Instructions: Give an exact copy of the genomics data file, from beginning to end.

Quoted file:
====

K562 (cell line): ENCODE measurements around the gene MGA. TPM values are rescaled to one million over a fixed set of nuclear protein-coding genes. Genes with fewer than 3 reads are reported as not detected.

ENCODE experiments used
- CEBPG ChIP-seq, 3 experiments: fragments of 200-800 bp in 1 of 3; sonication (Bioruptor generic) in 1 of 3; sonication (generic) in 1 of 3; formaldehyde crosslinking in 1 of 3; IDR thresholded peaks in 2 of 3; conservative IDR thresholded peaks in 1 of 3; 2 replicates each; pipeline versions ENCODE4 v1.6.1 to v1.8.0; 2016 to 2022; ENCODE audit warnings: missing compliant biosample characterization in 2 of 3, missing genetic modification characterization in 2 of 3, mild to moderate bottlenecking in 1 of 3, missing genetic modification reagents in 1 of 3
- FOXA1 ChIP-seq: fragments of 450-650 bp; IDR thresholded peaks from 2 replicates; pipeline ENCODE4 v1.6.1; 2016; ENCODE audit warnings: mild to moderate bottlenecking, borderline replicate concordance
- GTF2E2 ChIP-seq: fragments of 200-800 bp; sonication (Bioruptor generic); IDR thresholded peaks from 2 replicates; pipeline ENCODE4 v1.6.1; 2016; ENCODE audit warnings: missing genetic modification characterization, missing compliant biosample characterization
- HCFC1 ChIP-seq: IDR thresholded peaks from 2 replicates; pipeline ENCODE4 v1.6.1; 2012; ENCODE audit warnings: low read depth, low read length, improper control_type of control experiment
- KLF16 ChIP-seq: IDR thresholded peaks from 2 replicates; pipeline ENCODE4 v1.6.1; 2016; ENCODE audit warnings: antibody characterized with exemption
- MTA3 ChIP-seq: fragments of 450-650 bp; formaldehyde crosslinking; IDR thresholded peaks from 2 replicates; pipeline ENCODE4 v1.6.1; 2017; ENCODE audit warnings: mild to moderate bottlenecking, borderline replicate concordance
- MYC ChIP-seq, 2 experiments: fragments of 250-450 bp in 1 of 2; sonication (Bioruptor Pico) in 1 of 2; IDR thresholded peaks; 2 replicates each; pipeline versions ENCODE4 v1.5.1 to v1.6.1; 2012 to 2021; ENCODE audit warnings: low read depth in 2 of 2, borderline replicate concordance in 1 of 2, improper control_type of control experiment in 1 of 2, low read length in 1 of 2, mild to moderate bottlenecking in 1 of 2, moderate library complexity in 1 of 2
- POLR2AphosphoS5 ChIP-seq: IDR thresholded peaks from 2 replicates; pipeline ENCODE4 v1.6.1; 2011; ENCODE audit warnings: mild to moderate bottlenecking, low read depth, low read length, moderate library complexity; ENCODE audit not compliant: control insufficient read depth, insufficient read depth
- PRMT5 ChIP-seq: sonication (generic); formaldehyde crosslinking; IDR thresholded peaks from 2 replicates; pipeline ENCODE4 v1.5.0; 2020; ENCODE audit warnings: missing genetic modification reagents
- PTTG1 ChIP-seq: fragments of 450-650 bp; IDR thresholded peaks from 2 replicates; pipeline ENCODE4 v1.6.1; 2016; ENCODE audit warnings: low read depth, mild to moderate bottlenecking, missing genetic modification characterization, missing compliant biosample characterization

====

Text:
K562 (cell line): ENCODE measurements around the gene MGA. TPM values are rescaled to one million over a fixed set of nuclear protein-coding genes. Genes with fewer than 3 reads are reported as not detected.

ENCODE experiments used
- CEBPG ChIP-seq, 3 experiments: fragments of 200-800 bp in 1 of 3; sonication (Bioruptor generic) in 1 of 3; sonication (generic) in 1 of 3; formaldehyde crosslinking in 1 of 3; IDR thresholded peaks in 2 of 3; conservative IDR thresholded peaks in 1 of 3; 2 replicates each; pipeline versions ENCODE4 v1.6.1 to v1.8.0; 2016 to 2022; ENCODE audit warnings: missing compliant biosample characterization in 2 of 3, missing genetic modification characterization in 2 of 3, mild to moderate bottlenecking in 1 of 3, missing genetic modification reagents in 1 of 3
- FOXA1 ChIP-seq: fragments of 450-650 bp; IDR thresholded peaks from 2 replicates; pipeline ENCODE4 v1.6.1; 2016; ENCODE audit warnings: mild to moderate bottlenecking, borderline replicate concordance
- GTF2E2 ChIP-seq: fragments of 200-800 bp; sonication (Bioruptor generic); IDR thresholded peaks from 2 replicates; pipeline ENCODE4 v1.6.1; 2016; ENCODE audit warnings: missing genetic modification characterization, missing compliant biosample characterization
- HCFC1 ChIP-seq: IDR thresholded peaks from 2 replicates; pipeline ENCODE4 v1.6.1; 2012; ENCODE audit warnings: low read depth, low read length, improper control_type of control experiment
- KLF16 ChIP-seq: IDR thresholded peaks from 2 replicates; pipeline ENCODE4 v1.6.1; 2016; ENCODE audit warnings: antibody characterized with exemption
- MTA3 ChIP-seq: fragments of 450-650 bp; formaldehyde crosslinking; IDR thresholded peaks from 2 replicates; pipeline ENCODE4 v1.6.1; 2017; ENCODE audit warnings: mild to moderate bottlenecking, borderline replicate concordance
- MYC ChIP-seq, 2 experiments: fragments of 250-450 bp in 1 of 2; sonication (Bioruptor Pico) in 1 of 2; IDR thresholded peaks; 2 replicates each; pipeline versions ENCODE4 v1.5.1 to v1.6.1; 2012 to 2021; ENCODE audit warnings: low read depth in 2 of 2, borderline replicate concordance in 1 of 2, improper control_type of control experiment in 1 of 2, low read length in 1 of 2, mild to moderate bottlenecking in 1 of 2, moderate library complexity in 1 of 2
- POLR2AphosphoS5 ChIP-seq: IDR thresholded peaks from 2 replicates; pipeline ENCODE4 v1.6.1; 2011; ENCODE audit warnings: mild to moderate bottlenecking, low read depth, low read length, moderate library complexity; ENCODE audit not compliant: control insufficient read depth, insufficient read depth
- PRMT5 ChIP-seq: sonication (generic); formaldehyde crosslinking; IDR thresholded peaks from 2 replicates; pipeline ENCODE4 v1.5.0; 2020; ENCODE audit warnings: missing genetic modification reagents
- PTTG1 ChIP-seq: fragments of 450-650 bp; IDR thresholded peaks from 2 replicates; pipeline ENCODE4 v1.6.1; 2016; ENCODE audit warnings: low read depth, mild to moderate bottlenecking, missing genetic modification characterization, missing compliant biosample characterization